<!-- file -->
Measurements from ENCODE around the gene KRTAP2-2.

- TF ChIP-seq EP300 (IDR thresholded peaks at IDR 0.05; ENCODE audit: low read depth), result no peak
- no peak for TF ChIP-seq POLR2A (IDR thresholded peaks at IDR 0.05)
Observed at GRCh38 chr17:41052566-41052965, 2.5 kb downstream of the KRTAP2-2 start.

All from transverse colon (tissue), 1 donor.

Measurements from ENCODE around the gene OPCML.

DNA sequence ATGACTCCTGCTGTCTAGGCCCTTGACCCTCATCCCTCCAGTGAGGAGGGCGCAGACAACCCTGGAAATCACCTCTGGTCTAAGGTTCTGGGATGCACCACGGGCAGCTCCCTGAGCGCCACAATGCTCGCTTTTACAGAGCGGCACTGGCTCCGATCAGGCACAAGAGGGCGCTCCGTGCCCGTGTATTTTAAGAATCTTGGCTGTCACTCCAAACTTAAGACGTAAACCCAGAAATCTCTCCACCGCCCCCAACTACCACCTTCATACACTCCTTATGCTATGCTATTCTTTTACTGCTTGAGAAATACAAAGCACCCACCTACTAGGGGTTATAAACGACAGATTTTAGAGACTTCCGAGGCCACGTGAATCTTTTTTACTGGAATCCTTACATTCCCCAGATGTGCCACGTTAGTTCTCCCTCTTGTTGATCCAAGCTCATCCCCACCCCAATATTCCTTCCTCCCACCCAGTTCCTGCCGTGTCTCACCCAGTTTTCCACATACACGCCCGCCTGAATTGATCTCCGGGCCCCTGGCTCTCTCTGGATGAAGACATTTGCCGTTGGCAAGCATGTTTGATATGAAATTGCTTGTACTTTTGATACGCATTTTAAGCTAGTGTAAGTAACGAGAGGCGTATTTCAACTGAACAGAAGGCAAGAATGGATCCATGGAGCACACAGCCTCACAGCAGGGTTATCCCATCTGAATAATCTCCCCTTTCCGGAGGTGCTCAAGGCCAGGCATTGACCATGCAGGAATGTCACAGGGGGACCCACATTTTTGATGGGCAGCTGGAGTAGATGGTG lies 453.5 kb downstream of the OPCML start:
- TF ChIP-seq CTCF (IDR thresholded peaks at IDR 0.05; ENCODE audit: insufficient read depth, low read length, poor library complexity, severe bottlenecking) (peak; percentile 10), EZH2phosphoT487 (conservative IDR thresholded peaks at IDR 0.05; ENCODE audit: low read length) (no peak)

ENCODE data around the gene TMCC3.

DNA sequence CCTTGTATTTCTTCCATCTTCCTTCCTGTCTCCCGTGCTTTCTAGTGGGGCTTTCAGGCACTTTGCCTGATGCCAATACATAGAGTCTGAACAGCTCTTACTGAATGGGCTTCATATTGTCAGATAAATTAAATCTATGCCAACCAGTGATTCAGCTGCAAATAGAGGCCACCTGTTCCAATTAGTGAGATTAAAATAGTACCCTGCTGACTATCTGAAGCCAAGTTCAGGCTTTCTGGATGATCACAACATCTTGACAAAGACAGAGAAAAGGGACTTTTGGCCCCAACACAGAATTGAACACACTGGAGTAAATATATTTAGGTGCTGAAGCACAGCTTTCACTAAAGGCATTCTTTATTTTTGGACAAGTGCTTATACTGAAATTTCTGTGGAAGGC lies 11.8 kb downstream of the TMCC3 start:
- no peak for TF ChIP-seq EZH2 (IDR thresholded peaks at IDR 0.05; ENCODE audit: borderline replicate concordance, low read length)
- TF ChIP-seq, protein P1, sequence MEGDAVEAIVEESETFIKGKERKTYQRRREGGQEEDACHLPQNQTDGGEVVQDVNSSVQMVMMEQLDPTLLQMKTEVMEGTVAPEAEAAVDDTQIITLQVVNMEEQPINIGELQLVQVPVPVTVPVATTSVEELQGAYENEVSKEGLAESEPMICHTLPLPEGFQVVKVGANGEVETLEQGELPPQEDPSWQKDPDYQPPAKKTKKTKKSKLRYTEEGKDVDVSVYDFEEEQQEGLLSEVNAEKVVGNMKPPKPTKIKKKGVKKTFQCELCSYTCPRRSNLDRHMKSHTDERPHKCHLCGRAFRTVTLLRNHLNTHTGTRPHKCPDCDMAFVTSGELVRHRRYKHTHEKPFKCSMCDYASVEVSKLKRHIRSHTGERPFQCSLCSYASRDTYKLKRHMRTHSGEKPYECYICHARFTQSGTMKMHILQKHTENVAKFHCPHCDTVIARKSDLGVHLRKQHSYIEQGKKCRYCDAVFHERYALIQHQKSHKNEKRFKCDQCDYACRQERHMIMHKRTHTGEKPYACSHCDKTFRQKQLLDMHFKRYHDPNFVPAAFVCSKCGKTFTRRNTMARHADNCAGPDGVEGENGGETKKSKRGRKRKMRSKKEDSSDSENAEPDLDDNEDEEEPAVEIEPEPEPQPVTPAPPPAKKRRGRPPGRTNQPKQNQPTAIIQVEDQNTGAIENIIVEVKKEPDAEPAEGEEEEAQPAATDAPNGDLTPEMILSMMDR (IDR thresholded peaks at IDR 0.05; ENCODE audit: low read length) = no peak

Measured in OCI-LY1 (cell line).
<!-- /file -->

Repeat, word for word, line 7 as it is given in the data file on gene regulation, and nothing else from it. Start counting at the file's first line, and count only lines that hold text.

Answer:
DNA sequence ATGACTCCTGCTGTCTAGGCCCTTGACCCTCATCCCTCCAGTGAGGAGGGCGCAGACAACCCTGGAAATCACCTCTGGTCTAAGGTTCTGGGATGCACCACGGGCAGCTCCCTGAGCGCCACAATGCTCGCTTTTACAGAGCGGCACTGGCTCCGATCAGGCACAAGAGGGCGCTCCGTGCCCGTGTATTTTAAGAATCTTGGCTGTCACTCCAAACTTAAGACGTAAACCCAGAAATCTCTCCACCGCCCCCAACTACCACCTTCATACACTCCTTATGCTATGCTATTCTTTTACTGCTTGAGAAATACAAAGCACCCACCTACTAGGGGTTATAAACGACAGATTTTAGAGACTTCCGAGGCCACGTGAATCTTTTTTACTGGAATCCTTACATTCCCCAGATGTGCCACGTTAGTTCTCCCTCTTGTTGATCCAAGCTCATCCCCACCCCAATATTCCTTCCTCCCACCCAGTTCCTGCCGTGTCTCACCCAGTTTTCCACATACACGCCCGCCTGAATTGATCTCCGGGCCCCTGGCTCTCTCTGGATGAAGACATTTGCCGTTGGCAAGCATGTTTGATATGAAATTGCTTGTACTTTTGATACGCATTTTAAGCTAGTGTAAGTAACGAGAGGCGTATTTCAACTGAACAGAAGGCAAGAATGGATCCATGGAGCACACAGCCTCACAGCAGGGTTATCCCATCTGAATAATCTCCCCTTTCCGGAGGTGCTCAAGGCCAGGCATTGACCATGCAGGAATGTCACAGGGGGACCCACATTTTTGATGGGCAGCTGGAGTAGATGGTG lies 453.5 kb downstream of the OPCML start: